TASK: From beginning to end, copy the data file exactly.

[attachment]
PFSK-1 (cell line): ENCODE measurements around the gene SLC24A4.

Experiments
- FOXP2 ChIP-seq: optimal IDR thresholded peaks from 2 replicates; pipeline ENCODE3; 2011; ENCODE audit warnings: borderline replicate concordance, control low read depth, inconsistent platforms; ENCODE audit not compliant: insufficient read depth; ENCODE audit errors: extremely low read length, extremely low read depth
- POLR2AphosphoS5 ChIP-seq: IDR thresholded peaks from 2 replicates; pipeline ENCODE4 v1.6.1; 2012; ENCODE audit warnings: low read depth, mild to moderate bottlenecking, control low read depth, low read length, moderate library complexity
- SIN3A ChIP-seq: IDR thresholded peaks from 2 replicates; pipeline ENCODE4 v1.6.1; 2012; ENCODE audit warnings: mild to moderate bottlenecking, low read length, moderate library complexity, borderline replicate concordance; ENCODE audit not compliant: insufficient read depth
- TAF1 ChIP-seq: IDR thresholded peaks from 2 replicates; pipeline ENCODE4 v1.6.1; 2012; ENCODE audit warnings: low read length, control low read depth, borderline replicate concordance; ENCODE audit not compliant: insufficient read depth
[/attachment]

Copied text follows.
PFSK-1 (cell line): ENCODE measurements around the gene SLC24A4.

Experiments
- FOXP2 ChIP-seq: optimal IDR thresholded peaks from 2 replicates; pipeline ENCODE3; 2011; ENCODE audit warnings: borderline replicate concordance, control low read depth, inconsistent platforms; ENCODE audit not compliant: insufficient read depth; ENCODE audit errors: extremely low read length, extremely low read depth
- POLR2AphosphoS5 ChIP-seq: IDR thresholded peaks from 2 replicates; pipeline ENCODE4 v1.6.1; 2012; ENCODE audit warnings: low read depth, mild to moderate bottlenecking, control low read depth, low read length, moderate library complexity
- SIN3A ChIP-seq: IDR thresholded peaks from 2 replicates; pipeline ENCODE4 v1.6.1; 2012; ENCODE audit warnings: mild to moderate bottlenecking, low read length, moderate library complexity, borderline replicate concordance; ENCODE audit not compliant: insufficient read depth
- TAF1 ChIP-seq: IDR thresholded peaks from 2 replicates; pipeline ENCODE4 v1.6.1; 2012; ENCODE audit warnings: low read length, control low read depth, borderline replicate concordance; ENCODE audit not compliant: insufficient read depth